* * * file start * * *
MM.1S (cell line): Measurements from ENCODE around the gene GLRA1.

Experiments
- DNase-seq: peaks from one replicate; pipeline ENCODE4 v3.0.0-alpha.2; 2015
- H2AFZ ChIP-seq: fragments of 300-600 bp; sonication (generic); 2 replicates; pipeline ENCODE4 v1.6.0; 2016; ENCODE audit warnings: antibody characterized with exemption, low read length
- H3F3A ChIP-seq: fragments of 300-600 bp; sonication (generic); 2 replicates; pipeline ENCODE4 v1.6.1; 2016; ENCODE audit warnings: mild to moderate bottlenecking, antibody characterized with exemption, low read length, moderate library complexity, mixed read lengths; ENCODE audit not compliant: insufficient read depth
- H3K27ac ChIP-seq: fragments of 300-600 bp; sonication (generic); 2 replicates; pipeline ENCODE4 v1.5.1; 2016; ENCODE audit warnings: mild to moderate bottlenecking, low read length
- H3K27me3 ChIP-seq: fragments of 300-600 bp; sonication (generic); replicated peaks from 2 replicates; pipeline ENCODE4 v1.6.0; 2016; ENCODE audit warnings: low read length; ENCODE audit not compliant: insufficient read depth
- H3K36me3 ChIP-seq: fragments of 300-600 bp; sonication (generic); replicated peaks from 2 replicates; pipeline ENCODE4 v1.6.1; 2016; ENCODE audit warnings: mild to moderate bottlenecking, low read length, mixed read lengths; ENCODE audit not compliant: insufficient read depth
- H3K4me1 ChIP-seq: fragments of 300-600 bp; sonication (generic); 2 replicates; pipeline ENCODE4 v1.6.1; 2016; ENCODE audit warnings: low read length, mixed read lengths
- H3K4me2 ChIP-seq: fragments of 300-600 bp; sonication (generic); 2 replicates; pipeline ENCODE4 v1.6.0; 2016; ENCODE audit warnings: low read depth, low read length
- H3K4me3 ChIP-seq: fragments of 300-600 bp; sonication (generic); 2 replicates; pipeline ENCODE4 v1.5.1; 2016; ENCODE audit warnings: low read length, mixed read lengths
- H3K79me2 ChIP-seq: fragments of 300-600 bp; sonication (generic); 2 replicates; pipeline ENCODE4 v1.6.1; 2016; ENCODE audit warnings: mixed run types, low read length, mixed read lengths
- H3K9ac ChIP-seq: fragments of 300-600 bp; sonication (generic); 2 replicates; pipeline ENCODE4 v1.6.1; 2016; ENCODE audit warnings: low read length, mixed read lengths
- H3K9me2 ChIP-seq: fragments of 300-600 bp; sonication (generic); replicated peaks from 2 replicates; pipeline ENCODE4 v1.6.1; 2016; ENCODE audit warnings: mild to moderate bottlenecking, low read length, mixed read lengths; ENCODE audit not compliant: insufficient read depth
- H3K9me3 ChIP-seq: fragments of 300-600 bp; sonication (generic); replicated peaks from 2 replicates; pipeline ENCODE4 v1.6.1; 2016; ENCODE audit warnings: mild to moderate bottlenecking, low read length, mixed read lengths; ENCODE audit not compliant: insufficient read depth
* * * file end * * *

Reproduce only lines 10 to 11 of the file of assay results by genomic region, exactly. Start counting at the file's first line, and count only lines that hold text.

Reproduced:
- H3K4me2 ChIP-seq: fragments of 300-600 bp; sonication (generic); 2 replicates; pipeline ENCODE4 v1.6.0; 2016; ENCODE audit warnings: low read depth, low read length
- H3K4me3 ChIP-seq: fragments of 300-600 bp; sonication (generic); 2 replicates; pipeline ENCODE4 v1.5.1; 2016; ENCODE audit warnings: low read length, mixed read lengths